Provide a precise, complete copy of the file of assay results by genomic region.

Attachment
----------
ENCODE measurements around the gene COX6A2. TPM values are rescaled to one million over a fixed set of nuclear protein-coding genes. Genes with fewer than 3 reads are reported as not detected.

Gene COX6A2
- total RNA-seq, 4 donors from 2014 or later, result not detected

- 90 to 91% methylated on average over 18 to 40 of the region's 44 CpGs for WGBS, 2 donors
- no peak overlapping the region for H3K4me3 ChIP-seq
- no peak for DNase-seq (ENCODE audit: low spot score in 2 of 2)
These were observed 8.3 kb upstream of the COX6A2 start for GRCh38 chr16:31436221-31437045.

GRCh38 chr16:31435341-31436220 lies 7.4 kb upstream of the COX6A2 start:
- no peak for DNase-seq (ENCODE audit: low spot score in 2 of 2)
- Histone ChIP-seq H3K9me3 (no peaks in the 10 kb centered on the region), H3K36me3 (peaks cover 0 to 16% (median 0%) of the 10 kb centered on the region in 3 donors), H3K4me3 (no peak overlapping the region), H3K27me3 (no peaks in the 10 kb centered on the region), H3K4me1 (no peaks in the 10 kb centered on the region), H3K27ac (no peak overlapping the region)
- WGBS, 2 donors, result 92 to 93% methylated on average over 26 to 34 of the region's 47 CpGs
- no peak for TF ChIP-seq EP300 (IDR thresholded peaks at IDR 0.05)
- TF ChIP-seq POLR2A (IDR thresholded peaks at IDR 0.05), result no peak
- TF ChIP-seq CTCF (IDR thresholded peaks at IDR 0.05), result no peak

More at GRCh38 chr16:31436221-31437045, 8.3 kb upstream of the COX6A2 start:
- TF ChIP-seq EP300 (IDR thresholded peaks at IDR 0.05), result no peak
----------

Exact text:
ENCODE measurements around the gene COX6A2. TPM values are rescaled to one million over a fixed set of nuclear protein-coding genes. Genes with fewer than 3 reads are reported as not detected.

Gene COX6A2
- total RNA-seq, 4 donors from 2014 or later, result not detected

- 90 to 91% methylated on average over 18 to 40 of the region's 44 CpGs for WGBS, 2 donors
- no peak overlapping the region for H3K4me3 ChIP-seq
- no peak for DNase-seq (ENCODE audit: low spot score in 2 of 2)
These were observed 8.3 kb upstream of the COX6A2 start for GRCh38 chr16:31436221-31437045.

GRCh38 chr16:31435341-31436220 lies 7.4 kb upstream of the COX6A2 start:
- no peak for DNase-seq (ENCODE audit: low spot score in 2 of 2)
- Histone ChIP-seq H3K9me3 (no peaks in the 10 kb centered on the region), H3K36me3 (peaks cover 0 to 16% (median 0%) of the 10 kb centered on the region in 3 donors), H3K4me3 (no peak overlapping the region), H3K27me3 (no peaks in the 10 kb centered on the region), H3K4me1 (no peaks in the 10 kb centered on the region), H3K27ac (no peak overlapping the region)
- WGBS, 2 donors, result 92 to 93% methylated on average over 26 to 34 of the region's 47 CpGs
- no peak for TF ChIP-seq EP300 (IDR thresholded peaks at IDR 0.05)
- TF ChIP-seq POLR2A (IDR thresholded peaks at IDR 0.05), result no peak
- TF ChIP-seq CTCF (IDR thresholded peaks at IDR 0.05), result no peak

More at GRCh38 chr16:31436221-31437045, 8.3 kb upstream of the COX6A2 start:
- TF ChIP-seq EP300 (IDR thresholded peaks at IDR 0.05), result no peak